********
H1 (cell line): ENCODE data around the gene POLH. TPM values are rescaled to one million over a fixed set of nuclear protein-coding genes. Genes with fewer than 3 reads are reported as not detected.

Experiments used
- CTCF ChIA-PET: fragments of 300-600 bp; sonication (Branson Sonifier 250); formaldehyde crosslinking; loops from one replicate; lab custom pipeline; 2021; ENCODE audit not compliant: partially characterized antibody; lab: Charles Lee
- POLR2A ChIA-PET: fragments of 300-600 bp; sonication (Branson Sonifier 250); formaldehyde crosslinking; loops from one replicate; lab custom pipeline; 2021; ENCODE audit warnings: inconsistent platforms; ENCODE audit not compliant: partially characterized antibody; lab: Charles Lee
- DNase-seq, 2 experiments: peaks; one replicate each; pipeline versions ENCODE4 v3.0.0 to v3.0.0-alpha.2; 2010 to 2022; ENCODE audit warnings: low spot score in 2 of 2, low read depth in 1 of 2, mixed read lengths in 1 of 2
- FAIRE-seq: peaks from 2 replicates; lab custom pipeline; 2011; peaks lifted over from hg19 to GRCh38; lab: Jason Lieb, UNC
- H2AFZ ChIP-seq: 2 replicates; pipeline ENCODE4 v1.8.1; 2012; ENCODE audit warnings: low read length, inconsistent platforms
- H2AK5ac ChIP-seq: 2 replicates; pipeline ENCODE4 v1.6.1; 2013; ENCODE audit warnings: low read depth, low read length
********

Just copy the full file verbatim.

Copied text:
H1 (cell line): ENCODE data around the gene POLH. TPM values are rescaled to one million over a fixed set of nuclear protein-coding genes. Genes with fewer than 3 reads are reported as not detected.

Experiments used
- CTCF ChIA-PET: fragments of 300-600 bp; sonication (Branson Sonifier 250); formaldehyde crosslinking; loops from one replicate; lab custom pipeline; 2021; ENCODE audit not compliant: partially characterized antibody; lab: Charles Lee
- POLR2A ChIA-PET: fragments of 300-600 bp; sonication (Branson Sonifier 250); formaldehyde crosslinking; loops from one replicate; lab custom pipeline; 2021; ENCODE audit warnings: inconsistent platforms; ENCODE audit not compliant: partially characterized antibody; lab: Charles Lee
- DNase-seq, 2 experiments: peaks; one replicate each; pipeline versions ENCODE4 v3.0.0 to v3.0.0-alpha.2; 2010 to 2022; ENCODE audit warnings: low spot score in 2 of 2, low read depth in 1 of 2, mixed read lengths in 1 of 2
- FAIRE-seq: peaks from 2 replicates; lab custom pipeline; 2011; peaks lifted over from hg19 to GRCh38; lab: Jason Lieb, UNC
- H2AFZ ChIP-seq: 2 replicates; pipeline ENCODE4 v1.8.1; 2012; ENCODE audit warnings: low read length, inconsistent platforms
- H2AK5ac ChIP-seq: 2 replicates; pipeline ENCODE4 v1.6.1; 2013; ENCODE audit warnings: low read depth, low read length